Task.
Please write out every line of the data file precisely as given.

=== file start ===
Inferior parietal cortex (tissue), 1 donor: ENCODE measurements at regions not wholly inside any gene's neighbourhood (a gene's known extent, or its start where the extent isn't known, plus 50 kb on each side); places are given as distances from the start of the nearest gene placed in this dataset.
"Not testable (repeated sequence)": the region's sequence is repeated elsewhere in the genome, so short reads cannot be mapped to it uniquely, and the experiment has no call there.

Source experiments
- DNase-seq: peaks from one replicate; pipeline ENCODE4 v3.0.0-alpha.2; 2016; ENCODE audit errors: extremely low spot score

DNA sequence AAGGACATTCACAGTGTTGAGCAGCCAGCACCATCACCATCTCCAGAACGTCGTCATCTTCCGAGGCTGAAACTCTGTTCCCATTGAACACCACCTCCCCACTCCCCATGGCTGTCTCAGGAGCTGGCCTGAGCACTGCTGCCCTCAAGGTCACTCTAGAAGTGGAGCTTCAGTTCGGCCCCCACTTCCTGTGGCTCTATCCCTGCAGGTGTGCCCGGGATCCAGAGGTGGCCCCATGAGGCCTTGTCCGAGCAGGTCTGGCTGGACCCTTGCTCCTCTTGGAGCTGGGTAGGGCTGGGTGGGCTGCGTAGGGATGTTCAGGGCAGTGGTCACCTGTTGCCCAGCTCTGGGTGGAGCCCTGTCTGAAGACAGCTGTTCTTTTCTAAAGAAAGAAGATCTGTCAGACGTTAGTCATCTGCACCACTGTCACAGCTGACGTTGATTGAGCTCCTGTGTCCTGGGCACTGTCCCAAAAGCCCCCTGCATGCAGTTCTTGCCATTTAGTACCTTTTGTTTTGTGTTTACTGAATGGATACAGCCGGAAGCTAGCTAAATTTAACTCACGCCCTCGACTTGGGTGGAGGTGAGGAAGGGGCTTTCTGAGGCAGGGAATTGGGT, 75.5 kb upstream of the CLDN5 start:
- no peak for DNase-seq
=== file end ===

Inferior parietal cortex (tissue), 1 donor: ENCODE measurements at regions not wholly inside any gene's neighbourhood (a gene's known extent, or its start where the extent isn't known, plus 50 kb on each side); places are given as distances from the start of the nearest gene placed in this dataset.
"Not testable (repeated sequence)": the region's sequence is repeated elsewhere in the genome, so short reads cannot be mapped to it uniquely, and the experiment has no call there.

Source experiments
- DNase-seq: peaks from one replicate; pipeline ENCODE4 v3.0.0-alpha.2; 2016; ENCODE audit errors: extremely low spot score

DNA sequence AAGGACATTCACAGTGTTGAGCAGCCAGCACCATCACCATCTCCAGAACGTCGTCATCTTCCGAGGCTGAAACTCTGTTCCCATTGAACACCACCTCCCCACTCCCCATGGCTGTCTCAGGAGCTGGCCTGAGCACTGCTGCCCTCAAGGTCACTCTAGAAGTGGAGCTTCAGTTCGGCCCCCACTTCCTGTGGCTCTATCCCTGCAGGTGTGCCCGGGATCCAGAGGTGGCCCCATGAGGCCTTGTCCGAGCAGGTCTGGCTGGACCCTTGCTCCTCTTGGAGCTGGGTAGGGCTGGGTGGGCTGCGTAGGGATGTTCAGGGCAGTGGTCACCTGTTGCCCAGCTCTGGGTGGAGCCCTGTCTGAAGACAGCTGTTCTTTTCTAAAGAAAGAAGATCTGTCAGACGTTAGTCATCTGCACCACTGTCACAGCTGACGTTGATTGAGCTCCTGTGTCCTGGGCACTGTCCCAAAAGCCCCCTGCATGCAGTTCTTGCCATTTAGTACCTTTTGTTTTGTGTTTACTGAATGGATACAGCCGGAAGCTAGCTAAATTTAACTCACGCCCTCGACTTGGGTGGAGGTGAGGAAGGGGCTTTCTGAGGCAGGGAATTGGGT, 75.5 kb upstream of the CLDN5 start:
- no peak for DNase-seq